With the back side patrolled by Okwara and Jones charging the front side, Gore has no choice but to simply straight-line it behind his last blocker, 78 LT Laremy Tunsil and hope for the best. The best turns out to be a stonewall stop by Jarrad Davis after a paltry three yards.

Davis does a great job within the call to read the run and adjust to the most vulnerable gap, but what Okwara is doing on the back edge is really curious. It turns out the Lions did a lot of this throughout the game, and is a feature rather than a bug of the defense.

Edge contain: staying home

Frequently in the Miami game, the defense was able to so clog the middle of the field against inside runs that ball-carriers were induced to cut it back into a waiting contain player. The lateral scooting during some of these plays was simultaneously amusing and surprisingly effective.

2018 Week 7 at MIA 3Q (8:32). First-and-10 at the Miami 25.

Here is a fun one from the third quarter, where the Lions gave the Dolphins a pre-snap look strong up the middle but shifted at the last second to widen the line and uncover the center. Initially, the interior of the defensive line is almost in a 46-style front with the center and both guards covered; in the top panel above, we can see the offensive linemen looking around trying to coordinate their assignments. After the shift, everyone on defense except Ricky Jean Francois has moved far enough to mess with the blocking.

The play call is inside zone to Miami’s right (our left), but just stop for a second and look at poor Ricky Jean Francois getting TRIPLE TEAMED by confused offensive linemen in the pink box. Look at it! This is absolutely the ultimate “eating up blockers” job and worth a Peanut Butter Jelly Time dance. Back to the thing we are talking about, though: Okwara on the right edge shuffles down the line the same way we saw on the earlier zone play and this time he gets the tackle.

What is going on with that wacky pre-snap shifting? It turns out this is nice sequencing by Pasqualoni, set up by an earlier call.

2018 Week 7 at MIA 2Q (9:34). First-and-10 at the Detroit 11.

Focus on the smaller interior line box Steve Belichick-style and you will see the same line count from the pre-shift look in the third quarter earlier. The center and both guards are covered, and Jarrad Davis is sitting stacked over the nose. It turns out the Dolphins ran inside zone to their left (our right) against this alignment, and the back side linebacker (here 44 OLB Jalen Reeves-Maybin on our left) does the scoot down the line as a contain man against the cut-back.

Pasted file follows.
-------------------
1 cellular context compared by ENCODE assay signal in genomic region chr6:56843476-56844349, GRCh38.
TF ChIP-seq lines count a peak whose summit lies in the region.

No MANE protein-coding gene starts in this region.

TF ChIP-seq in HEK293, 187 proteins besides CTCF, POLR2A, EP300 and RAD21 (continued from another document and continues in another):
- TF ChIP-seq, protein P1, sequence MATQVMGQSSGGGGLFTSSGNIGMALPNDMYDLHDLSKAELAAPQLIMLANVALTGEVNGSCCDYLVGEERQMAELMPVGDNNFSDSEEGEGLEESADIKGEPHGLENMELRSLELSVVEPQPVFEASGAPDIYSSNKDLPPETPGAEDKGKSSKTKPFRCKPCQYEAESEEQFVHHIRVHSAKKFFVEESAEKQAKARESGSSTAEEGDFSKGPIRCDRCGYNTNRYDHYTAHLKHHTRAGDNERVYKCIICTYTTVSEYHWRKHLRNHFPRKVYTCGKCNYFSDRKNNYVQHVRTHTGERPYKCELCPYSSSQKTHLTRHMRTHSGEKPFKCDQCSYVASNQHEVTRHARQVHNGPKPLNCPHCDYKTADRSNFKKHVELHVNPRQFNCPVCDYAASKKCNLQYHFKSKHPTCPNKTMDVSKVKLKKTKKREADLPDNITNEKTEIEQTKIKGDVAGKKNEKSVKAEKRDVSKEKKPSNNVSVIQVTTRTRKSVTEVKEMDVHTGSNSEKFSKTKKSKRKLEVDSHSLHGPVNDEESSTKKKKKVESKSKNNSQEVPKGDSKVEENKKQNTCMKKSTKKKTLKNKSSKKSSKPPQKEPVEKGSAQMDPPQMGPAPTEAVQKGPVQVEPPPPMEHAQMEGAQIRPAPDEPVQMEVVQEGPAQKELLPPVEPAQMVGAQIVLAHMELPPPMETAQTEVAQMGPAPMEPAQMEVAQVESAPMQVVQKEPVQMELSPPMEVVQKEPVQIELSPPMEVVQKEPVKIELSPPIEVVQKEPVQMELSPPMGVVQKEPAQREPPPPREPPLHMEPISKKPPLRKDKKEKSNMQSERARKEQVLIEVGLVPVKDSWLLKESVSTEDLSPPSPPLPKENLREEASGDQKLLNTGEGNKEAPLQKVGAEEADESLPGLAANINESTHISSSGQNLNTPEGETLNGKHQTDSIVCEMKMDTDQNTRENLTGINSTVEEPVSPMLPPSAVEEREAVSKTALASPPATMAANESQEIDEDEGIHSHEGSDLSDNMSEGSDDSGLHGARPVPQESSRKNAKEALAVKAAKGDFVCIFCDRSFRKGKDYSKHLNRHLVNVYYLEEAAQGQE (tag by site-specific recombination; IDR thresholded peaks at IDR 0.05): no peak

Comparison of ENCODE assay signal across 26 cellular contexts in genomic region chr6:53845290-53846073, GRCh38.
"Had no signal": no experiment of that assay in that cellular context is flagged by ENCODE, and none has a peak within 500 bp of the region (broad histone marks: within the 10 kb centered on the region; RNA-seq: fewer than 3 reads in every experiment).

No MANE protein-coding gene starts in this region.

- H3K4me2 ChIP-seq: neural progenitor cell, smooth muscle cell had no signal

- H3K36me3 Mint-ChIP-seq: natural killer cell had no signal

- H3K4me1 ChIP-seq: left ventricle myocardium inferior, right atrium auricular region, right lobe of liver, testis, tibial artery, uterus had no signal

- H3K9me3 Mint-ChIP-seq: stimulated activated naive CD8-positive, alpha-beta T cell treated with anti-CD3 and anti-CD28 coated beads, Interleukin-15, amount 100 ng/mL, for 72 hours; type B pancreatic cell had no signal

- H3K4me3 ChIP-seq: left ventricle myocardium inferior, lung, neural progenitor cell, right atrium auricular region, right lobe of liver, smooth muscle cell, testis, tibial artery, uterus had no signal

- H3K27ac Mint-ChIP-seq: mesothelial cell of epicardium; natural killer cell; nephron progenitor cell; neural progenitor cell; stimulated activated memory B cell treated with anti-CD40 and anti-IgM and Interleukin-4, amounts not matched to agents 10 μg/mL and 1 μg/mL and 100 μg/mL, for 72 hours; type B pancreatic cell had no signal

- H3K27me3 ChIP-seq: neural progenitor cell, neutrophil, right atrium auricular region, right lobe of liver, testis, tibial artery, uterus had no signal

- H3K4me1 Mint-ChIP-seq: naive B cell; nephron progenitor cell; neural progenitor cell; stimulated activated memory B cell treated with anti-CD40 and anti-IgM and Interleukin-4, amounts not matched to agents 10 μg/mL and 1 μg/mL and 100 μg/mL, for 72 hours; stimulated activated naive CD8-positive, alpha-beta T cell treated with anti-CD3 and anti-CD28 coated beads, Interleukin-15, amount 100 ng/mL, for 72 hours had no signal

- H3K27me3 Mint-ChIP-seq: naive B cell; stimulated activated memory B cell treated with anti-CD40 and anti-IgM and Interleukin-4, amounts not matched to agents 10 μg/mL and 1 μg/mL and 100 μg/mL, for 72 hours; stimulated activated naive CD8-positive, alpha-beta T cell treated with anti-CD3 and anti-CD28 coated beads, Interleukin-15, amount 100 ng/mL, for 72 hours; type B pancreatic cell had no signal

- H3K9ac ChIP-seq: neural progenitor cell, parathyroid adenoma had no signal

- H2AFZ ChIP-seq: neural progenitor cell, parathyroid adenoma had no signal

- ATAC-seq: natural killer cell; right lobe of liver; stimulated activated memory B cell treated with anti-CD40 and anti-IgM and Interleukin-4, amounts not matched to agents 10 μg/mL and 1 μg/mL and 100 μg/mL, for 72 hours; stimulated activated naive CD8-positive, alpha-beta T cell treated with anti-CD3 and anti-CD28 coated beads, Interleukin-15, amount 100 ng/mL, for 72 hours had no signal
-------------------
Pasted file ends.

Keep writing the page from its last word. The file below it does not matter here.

Like the third quarter play with Okwara as the contain man, Gore cannot break this wide because Reeves-Maybin is squared up and ready to string him out. Instead, the ball-carrier’s only choice is to bang it off the tackle on the back side and hope for the best.

Also worth mentioning on this play is how Hand drives 70 RT Ja’Wuan James backwards into Gore’s approach to the line. Magnificent.

Putting it all together: team run defense

Possibly the most complete example of everything that went right with the defensive execution in the run game at Hard Rock Stadium on Sunday was a smothered counter play near the end of the first quarter. It featured everything—guys throwing shoulders into blockers to collapse run lanes, a shuffling back-side contain man, and a linebacker scraping over the top to make the tackle.

2018 Week 7 at MIA 1Q (2:33). First-and-15 at the Detroit 47.

The diagram above is more or less what Miami was trying to do: 77 RG Jesse Davis pulls and kicks out the end man on the line of scrimmage with 83 TE Nick O’Leary lead blocking through the back side C gap for Gore. The key players to watch on the Detroit side are Okwara (end man on the line of scrimmage), Reeves-Maybin (linebacker in the middle of the formation) and Kennard standing up on the back side (our right).

2018 miami dolphins week 7 counter

What happens is Okwara and Reeves-Maybin sniff out the play quickly and commit to initiating contact with the players trying to block them. Okwara attacks the pulling guard Davis (6-foot-6, 325 pounds) to narrow the lane from the outside. Reeves-Maybin does the same from the inside with a monstrous shoulder into 81 TE Durham Smythe, who was supposed to set the edge and seal the linebackers to the inside. A’Shawn Robinson also does some great work against the double-team by 78 LT Laremy Tunsil and 62 LG Ted Larsen, yielding no ground to them at all. The combination of these things causes a massive traffic jam in the targeted hole: O’Leary has to slow down, which in turn kills Gore’s momentum.

Once Gore is going sideways instead of downhill, he gets run down by some fine second-level pursuit. Reeves-Maybin gets a piece of the ball-carrier and Christian Jones cleans it up after coming all the way across from the other side of the formation. Although Jones was credited with the tackle, so many Lions contributed to limiting the gain to a single yard.

While the Dolphins are not an elite running team, the comfort within the scheme displayed by the Lions on defense in a dominant road win bodes well for the rest of the season. The addition of Snacks Harrison and eventual return of Ezekiel Ansah to the lineup can only make things better.

NEW: Join Pride of Detroit Direct

Jeremy Reisman will drop into your inbox twice a week to provide exclusive, in-depth reporting and insights from Ford Field. Subscribe to go deeper into Lions fandom, and join us on our path to win the Super Bowl.